The Prospect Watch runs every day at noon, featuring three players from the Pittsburgh Pirates farm system.

Tim is the owner, producer, editor, and lead writer of He has been running Pirates Prospects since 2009, becoming the first new media reporter and outlet covering the Pirates at the MLB level in 2011 and 2012. His work can also be found in Baseball America, where he has been a contributor since 2014 and the Pirates' correspondent since 2019.

John started working at Pirates Prospects in 2009, but his connection to the Pittsburgh Pirates started exactly 100 years earlier when Dots Miller debuted for the 1909 World Series champions. John was born in Kearny, NJ, two blocks from the house where Dots Miller grew up. From that hometown hero connection came a love of Pirates history, as well as the sport of baseball.

When he didn't make it as a lefty pitcher with an 80+ MPH fastball and a slider that needed work, John turned to covering the game, eventually focusing in on the prospects side, where his interest was pushed by the big league team being below .500 for so long. John has covered the minors in some form since the 2002 season, and leads the draft and international coverage on Pirates Prospects. He writes daily on Pittsburgh Baseball History, when he's not covering the entire system daily throughout the entire year on Pirates Prospects.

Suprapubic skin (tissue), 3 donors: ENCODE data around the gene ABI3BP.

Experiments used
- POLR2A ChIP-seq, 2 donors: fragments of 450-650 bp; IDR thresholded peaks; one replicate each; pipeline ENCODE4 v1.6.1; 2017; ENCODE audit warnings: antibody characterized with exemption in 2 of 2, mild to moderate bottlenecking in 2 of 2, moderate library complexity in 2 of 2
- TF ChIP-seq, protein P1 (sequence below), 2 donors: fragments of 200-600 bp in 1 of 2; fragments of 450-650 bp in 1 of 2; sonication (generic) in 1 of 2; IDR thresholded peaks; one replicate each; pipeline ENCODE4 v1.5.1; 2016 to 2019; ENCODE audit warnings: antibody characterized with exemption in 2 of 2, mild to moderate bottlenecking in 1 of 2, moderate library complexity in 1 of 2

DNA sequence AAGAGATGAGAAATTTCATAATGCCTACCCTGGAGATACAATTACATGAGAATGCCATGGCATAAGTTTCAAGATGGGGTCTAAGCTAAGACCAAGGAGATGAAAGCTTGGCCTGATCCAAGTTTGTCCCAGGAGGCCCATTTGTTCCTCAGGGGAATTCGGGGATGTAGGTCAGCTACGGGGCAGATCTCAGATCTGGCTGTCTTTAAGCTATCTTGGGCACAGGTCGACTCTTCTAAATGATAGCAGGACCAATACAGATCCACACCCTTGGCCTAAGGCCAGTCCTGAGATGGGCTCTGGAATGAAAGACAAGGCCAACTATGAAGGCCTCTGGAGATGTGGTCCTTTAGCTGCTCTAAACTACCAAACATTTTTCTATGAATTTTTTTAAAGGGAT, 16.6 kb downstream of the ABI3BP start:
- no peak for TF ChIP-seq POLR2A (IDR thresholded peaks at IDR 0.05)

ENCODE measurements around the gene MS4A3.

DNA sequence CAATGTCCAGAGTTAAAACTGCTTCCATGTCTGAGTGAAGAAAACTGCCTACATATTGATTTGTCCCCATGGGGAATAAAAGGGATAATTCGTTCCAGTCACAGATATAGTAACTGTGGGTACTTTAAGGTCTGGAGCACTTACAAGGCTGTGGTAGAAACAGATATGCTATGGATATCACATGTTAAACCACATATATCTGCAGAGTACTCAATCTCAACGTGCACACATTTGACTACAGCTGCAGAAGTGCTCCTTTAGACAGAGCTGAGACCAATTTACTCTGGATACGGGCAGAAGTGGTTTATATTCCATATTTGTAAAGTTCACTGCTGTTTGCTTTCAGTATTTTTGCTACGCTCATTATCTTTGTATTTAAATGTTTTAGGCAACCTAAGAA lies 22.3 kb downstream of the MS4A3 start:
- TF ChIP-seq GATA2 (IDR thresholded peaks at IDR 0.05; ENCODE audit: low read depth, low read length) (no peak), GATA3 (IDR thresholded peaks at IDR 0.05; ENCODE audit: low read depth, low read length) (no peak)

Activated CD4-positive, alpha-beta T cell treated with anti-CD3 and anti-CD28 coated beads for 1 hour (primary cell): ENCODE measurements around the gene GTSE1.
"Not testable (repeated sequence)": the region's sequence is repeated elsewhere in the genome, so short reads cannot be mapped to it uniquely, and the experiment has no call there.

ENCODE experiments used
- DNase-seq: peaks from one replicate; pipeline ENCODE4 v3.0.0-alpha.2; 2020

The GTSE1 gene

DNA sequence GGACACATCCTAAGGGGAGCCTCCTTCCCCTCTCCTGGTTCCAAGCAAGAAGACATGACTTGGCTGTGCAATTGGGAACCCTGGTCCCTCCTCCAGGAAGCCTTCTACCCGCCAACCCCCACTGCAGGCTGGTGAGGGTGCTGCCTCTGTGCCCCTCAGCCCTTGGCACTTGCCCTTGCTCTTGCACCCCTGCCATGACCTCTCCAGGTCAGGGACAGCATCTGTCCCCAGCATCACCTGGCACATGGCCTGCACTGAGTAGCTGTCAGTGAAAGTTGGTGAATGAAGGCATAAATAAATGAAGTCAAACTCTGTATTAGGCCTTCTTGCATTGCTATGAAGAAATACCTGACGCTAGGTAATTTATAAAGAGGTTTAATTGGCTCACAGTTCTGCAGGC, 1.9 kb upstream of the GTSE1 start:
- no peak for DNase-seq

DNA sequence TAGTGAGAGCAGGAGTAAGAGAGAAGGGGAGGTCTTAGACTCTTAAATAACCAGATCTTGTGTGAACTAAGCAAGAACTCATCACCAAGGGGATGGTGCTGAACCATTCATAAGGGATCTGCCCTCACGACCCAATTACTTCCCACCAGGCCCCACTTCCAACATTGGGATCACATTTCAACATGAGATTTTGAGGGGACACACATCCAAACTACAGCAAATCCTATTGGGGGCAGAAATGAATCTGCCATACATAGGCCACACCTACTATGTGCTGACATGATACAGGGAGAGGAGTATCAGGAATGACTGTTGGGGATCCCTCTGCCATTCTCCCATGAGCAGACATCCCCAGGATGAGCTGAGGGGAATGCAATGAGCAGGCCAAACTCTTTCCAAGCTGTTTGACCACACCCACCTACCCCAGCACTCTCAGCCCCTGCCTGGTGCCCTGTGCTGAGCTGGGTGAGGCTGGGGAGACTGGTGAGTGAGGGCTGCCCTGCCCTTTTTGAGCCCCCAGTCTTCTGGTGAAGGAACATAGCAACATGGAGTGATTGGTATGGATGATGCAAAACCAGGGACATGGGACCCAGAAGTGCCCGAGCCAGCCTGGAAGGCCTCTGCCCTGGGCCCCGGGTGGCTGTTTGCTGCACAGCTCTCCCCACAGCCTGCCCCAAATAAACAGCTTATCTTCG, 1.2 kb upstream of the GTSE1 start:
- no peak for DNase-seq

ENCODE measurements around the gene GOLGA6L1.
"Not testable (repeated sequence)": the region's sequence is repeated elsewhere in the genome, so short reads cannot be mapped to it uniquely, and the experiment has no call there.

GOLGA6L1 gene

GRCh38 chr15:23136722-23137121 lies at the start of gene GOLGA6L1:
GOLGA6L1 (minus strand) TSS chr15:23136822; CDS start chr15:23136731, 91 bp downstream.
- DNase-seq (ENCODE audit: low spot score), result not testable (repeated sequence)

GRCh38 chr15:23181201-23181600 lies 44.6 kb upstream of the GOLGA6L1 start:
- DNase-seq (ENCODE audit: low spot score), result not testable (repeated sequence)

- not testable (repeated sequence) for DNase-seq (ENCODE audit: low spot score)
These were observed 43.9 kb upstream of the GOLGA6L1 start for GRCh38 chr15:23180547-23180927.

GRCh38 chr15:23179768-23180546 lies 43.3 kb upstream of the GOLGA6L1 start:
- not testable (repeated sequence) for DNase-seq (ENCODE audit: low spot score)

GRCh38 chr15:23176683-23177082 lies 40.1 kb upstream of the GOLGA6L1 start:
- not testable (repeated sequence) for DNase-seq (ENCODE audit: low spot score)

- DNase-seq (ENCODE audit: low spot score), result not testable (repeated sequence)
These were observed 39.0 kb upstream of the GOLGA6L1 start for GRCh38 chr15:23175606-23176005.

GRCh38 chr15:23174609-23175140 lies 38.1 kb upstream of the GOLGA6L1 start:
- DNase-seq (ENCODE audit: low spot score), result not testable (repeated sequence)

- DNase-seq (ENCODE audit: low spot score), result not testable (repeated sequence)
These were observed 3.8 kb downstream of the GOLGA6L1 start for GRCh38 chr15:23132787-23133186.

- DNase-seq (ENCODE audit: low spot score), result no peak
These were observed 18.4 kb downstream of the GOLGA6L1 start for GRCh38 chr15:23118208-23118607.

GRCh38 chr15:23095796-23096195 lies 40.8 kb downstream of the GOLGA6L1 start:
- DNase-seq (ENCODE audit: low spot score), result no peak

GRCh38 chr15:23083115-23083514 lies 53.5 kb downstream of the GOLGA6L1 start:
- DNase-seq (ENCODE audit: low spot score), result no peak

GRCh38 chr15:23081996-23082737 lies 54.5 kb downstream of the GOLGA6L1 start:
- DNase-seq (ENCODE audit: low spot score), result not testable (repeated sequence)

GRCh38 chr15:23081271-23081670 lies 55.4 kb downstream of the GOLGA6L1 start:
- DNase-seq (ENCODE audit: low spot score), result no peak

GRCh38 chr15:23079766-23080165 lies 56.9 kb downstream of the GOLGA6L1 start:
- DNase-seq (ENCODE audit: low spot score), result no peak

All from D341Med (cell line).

Having followed the Pirates fanatically since 1965, Wilbur Miller is one of the fast-dwindling number of fans who’ve actually seen good Pirate teams. He’s even seen Hall-of-Fame Pirates who didn’t get traded mid-career, if you can imagine such a thing. His first in-person game was a 5-4, 11-inning win at Forbes Field over Milwaukee (no, not that one). He’s been writing about the Pirates at various locations online for over 20 years. It has its frustrations, but it’s certainly more cathartic than writing legal stuff. Wilbur is retired and now lives in Bradenton with his wife and three temperamental cats.

Related articles

Latest articles